Sports Injuries: Kin 3K03
GLENOHUMERAL INSTABILITY (GHI)
GH Joint Stabilizers
o Things that hold the joint together: joint capsule, ligaments (reinforce the capsule; mostly
anterior and inferior aspects of joint), labrum (functions as suction cup to hold joint together),
negative intrajoint pressure (suction mechanism brings 2 bones together)
o SITS muscles responsible for holding humeral head to glenoid fossa (supraspinatus,
infraspinatus, teres minor, subscapularis)
What Is Instability?
- Instability leads to subluxation and complete dislocation
o Trauma; unstable shoulder related to trauma
o Unidirectional instability; injured in one direction
o Bankart lesion; detachment of labrum off glenoid
o Surgery; required
o Atraumatic; minor trauma
o Multidirectional instability; more than one direction
o Bilateral; not specific to one shoulder. AMBRI people have generally loose shoulders from birth.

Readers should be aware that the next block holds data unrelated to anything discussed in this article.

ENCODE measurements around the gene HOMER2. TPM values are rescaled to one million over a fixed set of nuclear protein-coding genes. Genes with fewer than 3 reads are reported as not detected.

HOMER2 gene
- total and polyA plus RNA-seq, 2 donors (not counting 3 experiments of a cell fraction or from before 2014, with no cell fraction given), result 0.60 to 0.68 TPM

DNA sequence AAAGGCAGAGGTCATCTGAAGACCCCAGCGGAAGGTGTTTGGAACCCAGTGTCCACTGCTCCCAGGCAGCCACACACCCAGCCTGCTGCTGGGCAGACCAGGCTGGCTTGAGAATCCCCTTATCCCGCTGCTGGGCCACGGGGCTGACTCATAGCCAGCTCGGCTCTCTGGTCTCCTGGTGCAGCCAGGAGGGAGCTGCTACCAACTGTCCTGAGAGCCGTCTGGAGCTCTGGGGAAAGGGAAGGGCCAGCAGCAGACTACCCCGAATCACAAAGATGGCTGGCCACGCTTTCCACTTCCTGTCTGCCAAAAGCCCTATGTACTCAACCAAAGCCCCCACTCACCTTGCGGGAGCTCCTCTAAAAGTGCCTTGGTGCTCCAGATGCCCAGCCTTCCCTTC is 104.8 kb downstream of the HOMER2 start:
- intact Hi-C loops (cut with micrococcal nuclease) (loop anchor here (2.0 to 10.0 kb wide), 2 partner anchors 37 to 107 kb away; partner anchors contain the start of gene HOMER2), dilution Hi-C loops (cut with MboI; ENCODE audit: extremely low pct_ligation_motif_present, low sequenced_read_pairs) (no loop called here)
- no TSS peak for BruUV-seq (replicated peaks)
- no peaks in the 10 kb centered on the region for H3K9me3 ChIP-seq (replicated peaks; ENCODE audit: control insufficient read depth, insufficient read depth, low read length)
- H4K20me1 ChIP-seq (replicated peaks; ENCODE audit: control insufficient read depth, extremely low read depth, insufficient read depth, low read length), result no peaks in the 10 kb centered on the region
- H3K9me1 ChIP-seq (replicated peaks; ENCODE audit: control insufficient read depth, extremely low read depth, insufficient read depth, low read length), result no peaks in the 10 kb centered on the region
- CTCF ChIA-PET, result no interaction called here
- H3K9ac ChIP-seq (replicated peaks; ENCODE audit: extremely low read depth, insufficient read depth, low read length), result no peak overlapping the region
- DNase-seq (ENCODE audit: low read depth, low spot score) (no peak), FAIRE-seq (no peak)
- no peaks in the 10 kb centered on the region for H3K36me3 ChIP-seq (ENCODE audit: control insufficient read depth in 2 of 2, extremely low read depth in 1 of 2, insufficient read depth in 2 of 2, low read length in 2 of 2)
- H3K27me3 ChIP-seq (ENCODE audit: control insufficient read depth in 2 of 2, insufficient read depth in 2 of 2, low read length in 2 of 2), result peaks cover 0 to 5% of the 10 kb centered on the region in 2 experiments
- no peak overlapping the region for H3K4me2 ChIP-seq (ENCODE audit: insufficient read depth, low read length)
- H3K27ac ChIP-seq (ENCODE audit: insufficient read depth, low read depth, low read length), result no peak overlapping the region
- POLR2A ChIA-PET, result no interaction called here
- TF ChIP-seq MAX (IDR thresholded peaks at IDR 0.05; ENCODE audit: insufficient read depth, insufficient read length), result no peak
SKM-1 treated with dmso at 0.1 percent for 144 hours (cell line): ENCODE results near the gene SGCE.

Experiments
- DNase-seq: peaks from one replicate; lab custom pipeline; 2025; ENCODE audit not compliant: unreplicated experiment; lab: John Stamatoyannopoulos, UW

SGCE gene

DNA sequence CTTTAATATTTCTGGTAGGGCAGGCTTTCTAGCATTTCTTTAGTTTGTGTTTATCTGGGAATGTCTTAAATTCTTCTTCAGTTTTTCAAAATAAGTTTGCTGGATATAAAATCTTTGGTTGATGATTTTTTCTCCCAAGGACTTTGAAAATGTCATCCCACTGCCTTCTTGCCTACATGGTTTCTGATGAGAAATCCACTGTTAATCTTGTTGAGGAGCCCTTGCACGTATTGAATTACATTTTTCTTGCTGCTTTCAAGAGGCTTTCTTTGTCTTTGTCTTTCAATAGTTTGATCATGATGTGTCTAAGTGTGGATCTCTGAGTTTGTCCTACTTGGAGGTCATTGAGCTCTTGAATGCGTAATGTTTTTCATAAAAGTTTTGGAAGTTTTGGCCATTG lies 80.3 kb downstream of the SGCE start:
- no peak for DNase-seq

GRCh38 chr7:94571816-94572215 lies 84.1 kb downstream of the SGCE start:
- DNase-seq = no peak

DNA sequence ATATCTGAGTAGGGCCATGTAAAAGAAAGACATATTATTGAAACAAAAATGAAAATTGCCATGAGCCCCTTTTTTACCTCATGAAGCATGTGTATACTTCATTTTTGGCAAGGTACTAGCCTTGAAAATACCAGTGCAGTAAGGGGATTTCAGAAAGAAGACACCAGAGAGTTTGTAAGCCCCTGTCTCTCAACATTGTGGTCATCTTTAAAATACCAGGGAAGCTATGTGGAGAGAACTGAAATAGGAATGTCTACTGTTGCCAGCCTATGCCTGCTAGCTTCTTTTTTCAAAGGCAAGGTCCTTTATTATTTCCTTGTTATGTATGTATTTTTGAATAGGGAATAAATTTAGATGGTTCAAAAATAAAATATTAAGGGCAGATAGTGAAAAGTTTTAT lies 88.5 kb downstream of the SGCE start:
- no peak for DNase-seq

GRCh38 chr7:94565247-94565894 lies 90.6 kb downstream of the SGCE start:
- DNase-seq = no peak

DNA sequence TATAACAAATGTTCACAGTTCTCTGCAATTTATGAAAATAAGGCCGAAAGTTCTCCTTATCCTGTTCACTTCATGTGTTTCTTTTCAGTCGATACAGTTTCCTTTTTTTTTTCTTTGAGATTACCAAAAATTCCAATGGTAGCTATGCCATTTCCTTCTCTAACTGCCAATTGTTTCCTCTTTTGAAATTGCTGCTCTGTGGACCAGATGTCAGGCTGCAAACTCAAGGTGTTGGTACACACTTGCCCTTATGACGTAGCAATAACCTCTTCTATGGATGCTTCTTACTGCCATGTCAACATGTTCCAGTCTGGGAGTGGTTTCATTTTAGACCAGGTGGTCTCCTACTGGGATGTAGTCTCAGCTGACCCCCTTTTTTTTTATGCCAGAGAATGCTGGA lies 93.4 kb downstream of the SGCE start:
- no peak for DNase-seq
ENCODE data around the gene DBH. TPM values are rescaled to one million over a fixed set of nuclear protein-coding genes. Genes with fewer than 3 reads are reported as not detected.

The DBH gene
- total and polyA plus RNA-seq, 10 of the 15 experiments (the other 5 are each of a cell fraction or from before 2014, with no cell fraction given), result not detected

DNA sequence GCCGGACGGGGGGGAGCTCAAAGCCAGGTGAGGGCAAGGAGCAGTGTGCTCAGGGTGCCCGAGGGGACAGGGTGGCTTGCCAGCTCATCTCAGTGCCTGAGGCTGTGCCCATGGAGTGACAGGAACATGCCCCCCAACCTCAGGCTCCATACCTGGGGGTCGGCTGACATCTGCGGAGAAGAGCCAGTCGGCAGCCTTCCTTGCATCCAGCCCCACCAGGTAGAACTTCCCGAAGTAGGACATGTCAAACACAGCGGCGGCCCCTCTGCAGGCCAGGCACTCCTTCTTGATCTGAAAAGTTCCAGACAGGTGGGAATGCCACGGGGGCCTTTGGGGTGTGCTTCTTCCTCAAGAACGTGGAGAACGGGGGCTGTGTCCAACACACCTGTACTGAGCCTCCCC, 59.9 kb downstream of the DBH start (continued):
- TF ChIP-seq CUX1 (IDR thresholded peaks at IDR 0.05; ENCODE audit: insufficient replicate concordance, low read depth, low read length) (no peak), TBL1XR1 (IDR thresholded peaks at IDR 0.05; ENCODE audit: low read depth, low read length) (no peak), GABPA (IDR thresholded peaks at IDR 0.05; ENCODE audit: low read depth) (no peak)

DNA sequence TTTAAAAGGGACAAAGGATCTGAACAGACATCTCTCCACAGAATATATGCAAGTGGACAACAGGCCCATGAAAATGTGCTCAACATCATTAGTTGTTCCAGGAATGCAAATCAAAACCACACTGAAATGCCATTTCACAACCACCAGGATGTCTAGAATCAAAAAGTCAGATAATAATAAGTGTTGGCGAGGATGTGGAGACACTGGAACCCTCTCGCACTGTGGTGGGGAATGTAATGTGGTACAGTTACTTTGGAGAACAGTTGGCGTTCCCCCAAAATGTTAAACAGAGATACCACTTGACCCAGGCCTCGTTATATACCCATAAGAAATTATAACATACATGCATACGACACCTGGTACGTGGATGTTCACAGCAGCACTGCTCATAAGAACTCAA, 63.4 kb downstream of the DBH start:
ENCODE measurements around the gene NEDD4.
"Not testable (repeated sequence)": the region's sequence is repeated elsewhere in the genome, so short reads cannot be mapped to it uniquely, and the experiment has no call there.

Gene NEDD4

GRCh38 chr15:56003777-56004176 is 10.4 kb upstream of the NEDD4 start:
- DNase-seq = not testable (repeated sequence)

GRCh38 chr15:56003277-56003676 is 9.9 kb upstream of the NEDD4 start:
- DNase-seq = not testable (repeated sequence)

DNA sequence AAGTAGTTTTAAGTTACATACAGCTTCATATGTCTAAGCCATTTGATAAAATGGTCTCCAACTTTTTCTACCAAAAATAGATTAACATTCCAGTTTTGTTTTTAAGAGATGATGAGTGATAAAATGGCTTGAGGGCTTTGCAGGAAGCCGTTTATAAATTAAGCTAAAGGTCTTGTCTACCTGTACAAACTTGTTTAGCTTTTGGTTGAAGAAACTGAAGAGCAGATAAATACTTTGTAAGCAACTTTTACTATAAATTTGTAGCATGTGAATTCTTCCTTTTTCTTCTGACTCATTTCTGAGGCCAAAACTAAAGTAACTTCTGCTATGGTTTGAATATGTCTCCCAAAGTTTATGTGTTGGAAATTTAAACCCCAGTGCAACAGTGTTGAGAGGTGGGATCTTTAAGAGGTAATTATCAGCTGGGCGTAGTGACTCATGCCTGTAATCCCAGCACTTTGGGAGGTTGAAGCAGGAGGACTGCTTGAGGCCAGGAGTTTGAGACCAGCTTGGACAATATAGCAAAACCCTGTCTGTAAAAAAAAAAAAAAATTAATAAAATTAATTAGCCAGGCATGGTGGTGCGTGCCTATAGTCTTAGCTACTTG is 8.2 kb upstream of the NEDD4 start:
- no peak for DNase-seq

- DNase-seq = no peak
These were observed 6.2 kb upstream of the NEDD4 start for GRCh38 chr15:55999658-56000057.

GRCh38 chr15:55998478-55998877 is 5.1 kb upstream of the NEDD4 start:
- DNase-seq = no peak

o Rehabilitation; treatment of choice
o Inferior capsular shift; preferred surgery
• FEDS Kuhn
o Frequency; how often do they experience instability?
o Etiology; how did it happen? trauma or no
o Direction; which way is the dislocation?
o Severity; did the shoulder go back in on its own or did you need assistance?
• Common mechanism: abduction (close to 90 deg.), lateral rotation, axial (traumatic) load to the
shoulder from behind pushing it forward.
• Appearance: prominence of humeral head (with someone with less muscle), deltoid contour - you will
see: bulge in armpit, fossa, acromion, but not deltoid. Patient will be holding their arm close to their
• Symptoms: PAIN (lots of it)
• Axillary nerve damage? Armpit nerve, sensory and motor disruption with anterior dislocation. Where will
they have sensory disruption and what muscles will be affected? (independent study)
o Deltoid will be affected and sensory loss will occur below the shoulder around deltoid
- Bankart Lesion:detachment of glenoid labrum from glenoid (80% of people who have their first
dislocations will have this). When a labrum/lip is damaged, you will have dislocations frequently.
- SLAP Lesion: superior labrum from anterior to posterior. T